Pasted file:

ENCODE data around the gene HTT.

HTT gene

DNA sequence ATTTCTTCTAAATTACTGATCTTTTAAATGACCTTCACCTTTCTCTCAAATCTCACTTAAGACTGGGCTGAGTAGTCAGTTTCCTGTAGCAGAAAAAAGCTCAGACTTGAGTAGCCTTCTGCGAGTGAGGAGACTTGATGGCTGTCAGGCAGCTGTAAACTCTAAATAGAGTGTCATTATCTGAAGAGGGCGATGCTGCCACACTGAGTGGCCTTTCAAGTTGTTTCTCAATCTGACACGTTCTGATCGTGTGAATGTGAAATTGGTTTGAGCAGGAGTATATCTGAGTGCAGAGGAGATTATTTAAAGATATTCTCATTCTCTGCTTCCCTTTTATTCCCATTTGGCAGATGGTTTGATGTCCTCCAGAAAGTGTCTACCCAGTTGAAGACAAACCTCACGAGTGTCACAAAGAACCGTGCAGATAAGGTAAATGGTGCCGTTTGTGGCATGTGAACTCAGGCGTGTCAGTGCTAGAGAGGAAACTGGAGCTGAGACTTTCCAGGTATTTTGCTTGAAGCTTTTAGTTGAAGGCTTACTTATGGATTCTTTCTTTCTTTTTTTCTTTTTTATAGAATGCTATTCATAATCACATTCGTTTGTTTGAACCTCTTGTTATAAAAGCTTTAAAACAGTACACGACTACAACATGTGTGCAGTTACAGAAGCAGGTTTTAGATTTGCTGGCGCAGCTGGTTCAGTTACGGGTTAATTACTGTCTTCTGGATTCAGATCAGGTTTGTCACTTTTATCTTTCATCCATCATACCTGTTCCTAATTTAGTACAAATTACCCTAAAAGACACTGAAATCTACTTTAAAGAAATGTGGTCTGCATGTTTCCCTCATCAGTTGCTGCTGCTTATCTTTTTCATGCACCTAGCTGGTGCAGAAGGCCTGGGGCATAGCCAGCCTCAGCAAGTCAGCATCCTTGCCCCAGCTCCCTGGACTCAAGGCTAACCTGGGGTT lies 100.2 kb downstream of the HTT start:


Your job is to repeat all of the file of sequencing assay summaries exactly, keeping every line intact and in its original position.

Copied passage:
ENCODE data around the gene HTT.

HTT gene

DNA sequence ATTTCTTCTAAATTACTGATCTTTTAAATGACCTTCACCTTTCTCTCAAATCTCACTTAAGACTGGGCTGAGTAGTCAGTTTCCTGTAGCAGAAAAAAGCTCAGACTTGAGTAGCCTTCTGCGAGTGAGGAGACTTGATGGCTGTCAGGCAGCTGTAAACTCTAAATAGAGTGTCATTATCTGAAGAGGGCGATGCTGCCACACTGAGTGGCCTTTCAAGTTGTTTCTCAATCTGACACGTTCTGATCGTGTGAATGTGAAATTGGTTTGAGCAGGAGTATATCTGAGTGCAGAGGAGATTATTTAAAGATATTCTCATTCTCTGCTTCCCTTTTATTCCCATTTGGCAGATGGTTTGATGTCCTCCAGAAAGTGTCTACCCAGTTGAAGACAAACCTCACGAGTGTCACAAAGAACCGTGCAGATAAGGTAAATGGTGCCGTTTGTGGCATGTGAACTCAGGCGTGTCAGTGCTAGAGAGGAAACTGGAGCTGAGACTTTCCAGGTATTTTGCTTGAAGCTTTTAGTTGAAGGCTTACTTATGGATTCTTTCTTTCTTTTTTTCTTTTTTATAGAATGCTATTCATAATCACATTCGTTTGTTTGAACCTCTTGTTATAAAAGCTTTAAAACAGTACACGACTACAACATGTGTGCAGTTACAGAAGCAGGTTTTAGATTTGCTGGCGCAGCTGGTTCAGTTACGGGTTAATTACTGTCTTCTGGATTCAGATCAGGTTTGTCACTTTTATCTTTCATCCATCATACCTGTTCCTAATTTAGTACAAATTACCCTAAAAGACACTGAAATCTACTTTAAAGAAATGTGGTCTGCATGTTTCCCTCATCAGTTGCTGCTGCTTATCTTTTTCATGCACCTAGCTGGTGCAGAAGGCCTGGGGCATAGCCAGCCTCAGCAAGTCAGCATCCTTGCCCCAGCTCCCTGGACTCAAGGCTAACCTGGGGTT lies 100.2 kb downstream of the HTT start: